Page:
Craft and mental health

I want my work to include aspects which will aid mental health or well being, I found this article a very interesting start to understand what benefits craft can have. This article is evidence that mental health can be improved by using craft as a method for therapy as it gave individuals a purpose and a structure to their lifestyle.

This study presents insight into how the act of doing crafts in a group at a meeting place has facilitated stability and routines, skills and abilities, and peer support for people with mental health illness. The study thus contributes knowledge about the value of crafts, and how crafts are experienced as an activity with a low-risk threshold for participation, and that engagement in doing crafts together with peers supports the management of everyday occupations. Participants described the activity and its consequences to be what they needed to prevent re-hospitalization; they regarded crafts as a path to recovery. From any of these perspectives, the act of doing crafts in groups retains significant value for recovery and health promotion. P151

Horghagen, Fostvedt & Alsaker, 2014. Craft activities in groups at meeting places: supporting mental health users’ everyday occupations. Scandinavian Journal of Occupational Therapy, 2014, Vol.21(2), p.145-152, 21(2), pp.145–152.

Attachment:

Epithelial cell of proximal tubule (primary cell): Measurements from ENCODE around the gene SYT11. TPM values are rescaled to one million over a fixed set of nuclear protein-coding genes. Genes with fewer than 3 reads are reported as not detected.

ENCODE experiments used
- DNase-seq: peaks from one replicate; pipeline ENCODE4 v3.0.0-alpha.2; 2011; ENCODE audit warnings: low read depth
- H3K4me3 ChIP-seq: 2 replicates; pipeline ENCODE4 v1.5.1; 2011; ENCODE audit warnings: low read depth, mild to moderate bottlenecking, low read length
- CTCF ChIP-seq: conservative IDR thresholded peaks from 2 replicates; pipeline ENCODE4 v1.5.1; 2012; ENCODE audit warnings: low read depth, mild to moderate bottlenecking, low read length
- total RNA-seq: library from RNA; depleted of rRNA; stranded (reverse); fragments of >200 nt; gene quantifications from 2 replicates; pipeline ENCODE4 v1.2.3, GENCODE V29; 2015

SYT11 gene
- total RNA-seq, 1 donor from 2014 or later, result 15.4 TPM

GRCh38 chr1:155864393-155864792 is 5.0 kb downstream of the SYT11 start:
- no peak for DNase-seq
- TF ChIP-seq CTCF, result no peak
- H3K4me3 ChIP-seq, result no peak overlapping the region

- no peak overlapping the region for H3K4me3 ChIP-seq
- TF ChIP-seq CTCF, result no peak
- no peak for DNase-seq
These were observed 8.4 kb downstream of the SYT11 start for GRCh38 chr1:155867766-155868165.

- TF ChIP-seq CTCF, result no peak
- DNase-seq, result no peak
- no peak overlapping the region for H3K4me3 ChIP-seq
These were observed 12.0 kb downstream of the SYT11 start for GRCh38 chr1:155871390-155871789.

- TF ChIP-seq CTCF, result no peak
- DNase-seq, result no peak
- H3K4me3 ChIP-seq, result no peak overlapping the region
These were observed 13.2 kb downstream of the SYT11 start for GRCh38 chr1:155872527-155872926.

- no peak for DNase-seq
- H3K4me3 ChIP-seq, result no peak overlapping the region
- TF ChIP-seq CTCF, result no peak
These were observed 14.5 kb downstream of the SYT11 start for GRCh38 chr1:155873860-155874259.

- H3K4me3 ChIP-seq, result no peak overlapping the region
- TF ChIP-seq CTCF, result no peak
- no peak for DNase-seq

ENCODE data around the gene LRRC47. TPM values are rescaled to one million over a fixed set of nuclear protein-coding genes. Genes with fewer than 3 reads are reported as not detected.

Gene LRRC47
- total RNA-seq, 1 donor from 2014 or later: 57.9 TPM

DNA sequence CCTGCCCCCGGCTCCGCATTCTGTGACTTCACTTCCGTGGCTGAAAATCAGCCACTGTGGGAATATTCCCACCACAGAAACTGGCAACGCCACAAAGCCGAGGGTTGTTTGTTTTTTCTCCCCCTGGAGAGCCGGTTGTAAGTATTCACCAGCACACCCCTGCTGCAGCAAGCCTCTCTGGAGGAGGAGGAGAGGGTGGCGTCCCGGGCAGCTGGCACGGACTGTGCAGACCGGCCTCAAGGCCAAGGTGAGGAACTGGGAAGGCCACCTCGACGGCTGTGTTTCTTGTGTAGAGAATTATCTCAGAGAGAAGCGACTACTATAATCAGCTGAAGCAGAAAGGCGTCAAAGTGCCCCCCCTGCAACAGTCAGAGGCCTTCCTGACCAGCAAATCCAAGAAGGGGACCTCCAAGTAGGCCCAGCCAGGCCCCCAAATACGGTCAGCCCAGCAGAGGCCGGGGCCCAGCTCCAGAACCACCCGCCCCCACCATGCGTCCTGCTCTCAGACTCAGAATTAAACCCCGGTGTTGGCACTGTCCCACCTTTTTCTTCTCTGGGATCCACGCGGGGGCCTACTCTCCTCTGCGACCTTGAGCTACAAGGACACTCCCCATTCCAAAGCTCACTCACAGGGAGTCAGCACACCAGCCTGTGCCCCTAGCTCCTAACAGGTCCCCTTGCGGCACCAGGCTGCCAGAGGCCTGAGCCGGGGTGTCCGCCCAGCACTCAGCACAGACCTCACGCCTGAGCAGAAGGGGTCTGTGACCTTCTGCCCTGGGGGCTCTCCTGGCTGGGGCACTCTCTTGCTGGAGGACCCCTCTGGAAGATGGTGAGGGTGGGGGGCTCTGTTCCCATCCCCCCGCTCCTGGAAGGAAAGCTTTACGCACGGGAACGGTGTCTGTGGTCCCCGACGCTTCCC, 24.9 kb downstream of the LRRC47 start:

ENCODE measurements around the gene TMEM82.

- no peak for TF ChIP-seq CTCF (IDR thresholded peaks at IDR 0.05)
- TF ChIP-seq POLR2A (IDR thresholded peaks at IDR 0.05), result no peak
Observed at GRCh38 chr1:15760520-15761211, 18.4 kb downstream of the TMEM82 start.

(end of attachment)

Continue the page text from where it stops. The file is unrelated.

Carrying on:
All through this benefits mental health, I want to research more into how an aesthetic of a piece can aid mental health.

I read an interesting article which discussed, On the one hand, artists as a group have above average rates of mental illness and neurodevelopment difficulties, such as dyslexia. Because creativity and mental illness are linked, can art work for mental health?

Psychiatrist and author Anthony Storr suggested that creativity, imagination, and inventiveness arise from a key human evolutionary adaption to respond flexibly to a changing environment and that this process inevitably leaves the individual out of step with reality at times. Storr believes when we perceive dissatisfaction in our lives, we can imagine and implement solutions that, like a work of art or a scientific hypothesis, impose a sense of coherence, proportion, or harmony that, albeit temporarily, eases the conflict in our lives or mind. His theory predicts that creative production might function as a defense against mental illness, but it also challenges our accepted standards of so-called normality and abnormality.

Morris, K., 2002. Does art work in mental health? The Lancet, 360(9339), p.1104.



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